If a bad MAP sensor is making the engine run either too rich or too lean, you’ll likely have problems starting your engine. This happens because if the engine is running lean, it won’t have enough fuel to initiate combustion, and if it’s running rich then there won’t be enough air in the cylinders for the engine to run properly.

Rough Idle

If you notice that your car idles roughly or sometimes misfires, this could be a sign of a bad MAP sensor. A running engine needs to receive a specific amount of air and fuel to idle smoothly, and if the engine isn’t receiving enough of either thanks to a fault MAP sensor, you will easily be able to tell by the sound of the idle.

Read: Bad O2 (Oxygen) Sensor Symptoms


If the MAP sensor is causing your engine to run lean, you may find that it tends to stall at certain points, particularly when accelerating from a stop or when accelerating as part of a passing maneuver. 

Check Engine Light

The check engine light activates if the ECU detects that something is wrong. Obviously, the check engine light can come on for any number of issues, but if you see it in conjunction with these other symptoms, it can be a good sign that your MAP sensor is on its way out.

Read: What Does The Service Engine Soon Light In My Car Mean?

OBD2 Codes

If you have an OBD2 scanner, you can check to see if your computer has logged any error codes related to the MAP sensor. In particular, you should be on the lookout for these codes:

  • P0068
  • P0069
  • P1106
  • P1107

Why Do MAP Sensors Fail?

It’s not too common for the MAP sensor in a car to fail, but it can definitely happen. There can be a few different causes for this.

MAP sensors often contain some kind of hose through which air passes, and if this sensor gets blocked or develops a hole, it can throw off the MAP sensor’s reading. The sensor’s connectors can also be damaged by excessive heat or vibrations from the engine.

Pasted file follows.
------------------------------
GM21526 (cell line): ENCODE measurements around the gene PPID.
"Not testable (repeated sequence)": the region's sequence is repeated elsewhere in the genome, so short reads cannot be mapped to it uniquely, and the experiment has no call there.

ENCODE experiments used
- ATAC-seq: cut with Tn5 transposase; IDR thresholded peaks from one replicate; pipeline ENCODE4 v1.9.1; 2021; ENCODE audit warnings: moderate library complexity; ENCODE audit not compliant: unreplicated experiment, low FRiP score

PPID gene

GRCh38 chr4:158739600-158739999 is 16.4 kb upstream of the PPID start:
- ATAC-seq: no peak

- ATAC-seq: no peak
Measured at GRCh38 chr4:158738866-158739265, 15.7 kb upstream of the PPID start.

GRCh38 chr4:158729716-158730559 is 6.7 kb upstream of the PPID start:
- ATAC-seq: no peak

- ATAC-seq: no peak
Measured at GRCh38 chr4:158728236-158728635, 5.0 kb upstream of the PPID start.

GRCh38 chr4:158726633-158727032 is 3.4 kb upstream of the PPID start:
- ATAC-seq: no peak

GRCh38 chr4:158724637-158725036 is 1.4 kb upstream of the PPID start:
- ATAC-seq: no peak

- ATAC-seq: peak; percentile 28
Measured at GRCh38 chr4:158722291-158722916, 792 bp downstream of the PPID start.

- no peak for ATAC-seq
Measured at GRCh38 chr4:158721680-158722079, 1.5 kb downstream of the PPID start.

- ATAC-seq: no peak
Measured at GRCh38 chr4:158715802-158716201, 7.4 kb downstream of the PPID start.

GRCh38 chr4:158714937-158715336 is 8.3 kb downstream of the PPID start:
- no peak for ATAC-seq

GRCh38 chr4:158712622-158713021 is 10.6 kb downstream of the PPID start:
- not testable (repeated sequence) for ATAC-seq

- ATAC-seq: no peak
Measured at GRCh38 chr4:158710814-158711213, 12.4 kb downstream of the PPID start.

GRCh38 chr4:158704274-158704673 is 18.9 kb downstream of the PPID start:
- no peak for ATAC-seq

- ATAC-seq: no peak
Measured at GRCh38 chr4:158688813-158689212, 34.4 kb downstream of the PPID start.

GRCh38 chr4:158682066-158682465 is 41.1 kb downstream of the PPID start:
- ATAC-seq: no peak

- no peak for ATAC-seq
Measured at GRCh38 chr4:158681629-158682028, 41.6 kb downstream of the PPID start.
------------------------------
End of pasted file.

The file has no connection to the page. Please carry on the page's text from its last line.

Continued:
If the problem is just caused by a blocked tube, you can probably fix the problem by finding the sensor and removing the blockage, but if the sensor is actually damaged then it will have to be replaced.

Can I Drive With a Bad MAP Sensor?

If you suspect that your car has a bad MAP sensor, you should refrain from driving it until the problem is fixed. You can probably drive to a repair shop with a bad MAP sensor, but you shouldn’t do any more driving than that unless you want to risk damaging your engine or exhaust system.

If your engine is running rich, you run the risk of clogging up your catalytic converter, and if your engine is running lean then there will be more friction than normal occurring within the cylinders, which can cause some components to wear out more quickly.

Read: Is Driving With a Bad Oil Pressure Sensor a Good Idea?

How to Replace Your Car’s MAP Sensor?

The location of your car’s MAP sensor is going to vary depending on what kind of car you have, so again, check your owner’s manual to find out the exact location. Once you have it, however, the process of replacing it is pretty straightforward.

Here’s how to replace a bad MAP sensor:

  1. Once you’ve found where the sensor is located, remove any bolts or screws holding it in place.
  2. Disconnect the sensor from the attached electrical harness. Be careful when doing this, as there may be a tab you need to release before the harness can be removed. Otherwise, you may end up breaking the harness.
  3. Detach the vacuum hose from the sensor, if applicable. If your sensor does use a vacuum hose, you should replace it as well if you’re going to be replacing your sensor.
  4. Grab your replacement sensor, and double-check to make sure it’s the same as the one you’re removing. You don’t want to replace your existing MAP sensor with one that is incompatible with your car.
  5. Connect the new vacuum hose to the new sensor, if applicable.
  6. Reconnect the wiring harness to the new sensor.
  7. Screw or bolt the new sensor back into place.
  8. Double-check that the wiring harness is properly connected and that the sensor is properly screwed into place. If it is, take your car for a test drive and see if you’ve successfully solved the issue.